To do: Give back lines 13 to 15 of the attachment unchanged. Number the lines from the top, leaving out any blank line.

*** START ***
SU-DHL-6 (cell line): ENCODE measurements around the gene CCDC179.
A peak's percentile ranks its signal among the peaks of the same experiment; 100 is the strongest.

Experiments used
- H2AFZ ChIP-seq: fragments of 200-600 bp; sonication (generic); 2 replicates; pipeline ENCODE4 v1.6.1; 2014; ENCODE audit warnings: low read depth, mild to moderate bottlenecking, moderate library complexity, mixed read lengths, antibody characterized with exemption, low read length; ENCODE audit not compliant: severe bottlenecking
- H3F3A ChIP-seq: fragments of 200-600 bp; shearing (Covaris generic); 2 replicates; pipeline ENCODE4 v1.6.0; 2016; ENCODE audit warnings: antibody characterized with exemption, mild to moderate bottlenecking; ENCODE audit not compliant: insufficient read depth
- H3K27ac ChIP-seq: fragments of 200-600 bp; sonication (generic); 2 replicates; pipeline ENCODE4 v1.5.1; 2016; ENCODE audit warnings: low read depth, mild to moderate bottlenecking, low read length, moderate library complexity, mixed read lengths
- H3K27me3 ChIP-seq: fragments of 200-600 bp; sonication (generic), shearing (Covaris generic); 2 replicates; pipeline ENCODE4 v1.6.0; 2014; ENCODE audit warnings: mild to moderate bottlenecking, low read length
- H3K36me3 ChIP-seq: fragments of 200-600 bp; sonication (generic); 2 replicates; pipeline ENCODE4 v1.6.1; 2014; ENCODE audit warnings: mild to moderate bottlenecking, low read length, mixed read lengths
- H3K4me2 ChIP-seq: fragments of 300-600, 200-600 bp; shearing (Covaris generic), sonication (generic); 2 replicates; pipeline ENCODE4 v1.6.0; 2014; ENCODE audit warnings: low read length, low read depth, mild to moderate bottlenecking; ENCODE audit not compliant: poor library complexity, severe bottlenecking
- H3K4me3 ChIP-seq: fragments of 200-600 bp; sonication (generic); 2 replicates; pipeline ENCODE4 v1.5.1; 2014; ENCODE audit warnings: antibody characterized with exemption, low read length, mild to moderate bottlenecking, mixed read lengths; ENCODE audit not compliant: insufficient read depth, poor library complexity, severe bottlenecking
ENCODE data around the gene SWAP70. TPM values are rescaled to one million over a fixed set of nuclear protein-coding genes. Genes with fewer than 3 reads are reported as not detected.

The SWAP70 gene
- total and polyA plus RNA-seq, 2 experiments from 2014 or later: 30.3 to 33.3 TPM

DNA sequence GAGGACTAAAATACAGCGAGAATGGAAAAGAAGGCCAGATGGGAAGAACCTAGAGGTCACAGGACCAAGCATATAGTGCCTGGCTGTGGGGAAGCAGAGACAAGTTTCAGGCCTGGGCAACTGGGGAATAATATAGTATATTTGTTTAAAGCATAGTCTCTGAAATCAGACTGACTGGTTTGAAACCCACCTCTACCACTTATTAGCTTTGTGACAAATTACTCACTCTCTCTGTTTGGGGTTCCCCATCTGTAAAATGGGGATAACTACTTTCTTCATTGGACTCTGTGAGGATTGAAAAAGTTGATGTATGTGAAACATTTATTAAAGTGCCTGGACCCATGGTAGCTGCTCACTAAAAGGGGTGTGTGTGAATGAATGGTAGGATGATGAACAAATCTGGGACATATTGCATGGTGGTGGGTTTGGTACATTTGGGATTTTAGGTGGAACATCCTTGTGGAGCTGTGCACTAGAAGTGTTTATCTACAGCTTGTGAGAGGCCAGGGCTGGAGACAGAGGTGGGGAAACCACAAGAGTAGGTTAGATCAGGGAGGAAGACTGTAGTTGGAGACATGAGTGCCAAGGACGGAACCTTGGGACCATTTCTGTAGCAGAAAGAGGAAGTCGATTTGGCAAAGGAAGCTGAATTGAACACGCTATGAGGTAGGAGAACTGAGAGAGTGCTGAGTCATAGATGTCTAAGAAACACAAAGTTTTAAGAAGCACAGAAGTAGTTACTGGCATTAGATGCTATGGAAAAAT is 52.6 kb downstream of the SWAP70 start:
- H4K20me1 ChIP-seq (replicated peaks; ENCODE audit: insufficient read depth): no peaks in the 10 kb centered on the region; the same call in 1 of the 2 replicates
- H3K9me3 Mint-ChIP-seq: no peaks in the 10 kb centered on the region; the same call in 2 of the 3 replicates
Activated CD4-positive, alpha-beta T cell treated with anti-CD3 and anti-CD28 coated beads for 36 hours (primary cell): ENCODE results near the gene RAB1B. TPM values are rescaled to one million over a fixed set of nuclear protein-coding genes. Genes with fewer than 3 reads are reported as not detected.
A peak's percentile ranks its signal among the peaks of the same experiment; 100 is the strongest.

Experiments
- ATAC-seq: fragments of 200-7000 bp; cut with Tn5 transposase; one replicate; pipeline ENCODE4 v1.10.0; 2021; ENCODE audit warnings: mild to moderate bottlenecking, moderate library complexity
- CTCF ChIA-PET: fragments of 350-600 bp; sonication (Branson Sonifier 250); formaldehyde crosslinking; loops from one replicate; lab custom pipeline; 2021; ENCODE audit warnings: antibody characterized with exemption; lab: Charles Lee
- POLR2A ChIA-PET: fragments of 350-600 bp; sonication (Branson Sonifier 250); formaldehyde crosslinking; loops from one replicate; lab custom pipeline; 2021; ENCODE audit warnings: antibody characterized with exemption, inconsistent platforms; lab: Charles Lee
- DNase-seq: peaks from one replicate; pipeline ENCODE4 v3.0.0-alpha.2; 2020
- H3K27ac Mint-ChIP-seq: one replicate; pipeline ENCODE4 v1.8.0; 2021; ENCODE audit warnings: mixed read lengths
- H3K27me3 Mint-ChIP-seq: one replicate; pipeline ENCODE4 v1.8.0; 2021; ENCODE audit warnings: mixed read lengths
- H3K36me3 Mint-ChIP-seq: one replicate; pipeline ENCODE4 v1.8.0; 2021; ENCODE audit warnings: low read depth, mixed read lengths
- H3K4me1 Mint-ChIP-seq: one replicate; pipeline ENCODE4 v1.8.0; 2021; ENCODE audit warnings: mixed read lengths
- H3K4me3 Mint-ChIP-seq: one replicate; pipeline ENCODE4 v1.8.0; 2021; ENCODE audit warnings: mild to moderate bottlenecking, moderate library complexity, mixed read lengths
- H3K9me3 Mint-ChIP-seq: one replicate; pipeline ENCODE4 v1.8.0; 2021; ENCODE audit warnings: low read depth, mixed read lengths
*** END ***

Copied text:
- total and polyA plus RNA-seq, 2 experiments from 2014 or later: 30.3 to 33.3 TPM

DNA sequence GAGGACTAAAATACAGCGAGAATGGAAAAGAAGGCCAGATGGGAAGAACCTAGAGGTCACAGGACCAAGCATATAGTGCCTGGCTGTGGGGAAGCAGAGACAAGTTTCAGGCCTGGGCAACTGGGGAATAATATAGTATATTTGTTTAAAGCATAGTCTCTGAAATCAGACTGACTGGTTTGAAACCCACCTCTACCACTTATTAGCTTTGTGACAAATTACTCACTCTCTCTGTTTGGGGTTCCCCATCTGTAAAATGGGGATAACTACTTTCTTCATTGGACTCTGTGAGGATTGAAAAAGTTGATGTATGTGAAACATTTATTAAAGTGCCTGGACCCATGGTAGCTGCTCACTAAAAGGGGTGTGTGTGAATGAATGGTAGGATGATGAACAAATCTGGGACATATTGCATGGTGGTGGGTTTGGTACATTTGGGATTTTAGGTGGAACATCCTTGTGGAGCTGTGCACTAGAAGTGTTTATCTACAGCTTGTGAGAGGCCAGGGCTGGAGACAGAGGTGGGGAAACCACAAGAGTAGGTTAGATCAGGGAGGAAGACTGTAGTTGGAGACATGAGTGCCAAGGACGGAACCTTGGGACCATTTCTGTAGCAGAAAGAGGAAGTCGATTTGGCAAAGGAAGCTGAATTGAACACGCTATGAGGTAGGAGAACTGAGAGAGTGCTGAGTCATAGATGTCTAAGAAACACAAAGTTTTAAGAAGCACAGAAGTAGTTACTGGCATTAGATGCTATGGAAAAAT is 52.6 kb downstream of the SWAP70 start:
- H4K20me1 ChIP-seq (replicated peaks; ENCODE audit: insufficient read depth): no peaks in the 10 kb centered on the region; the same call in 1 of the 2 replicates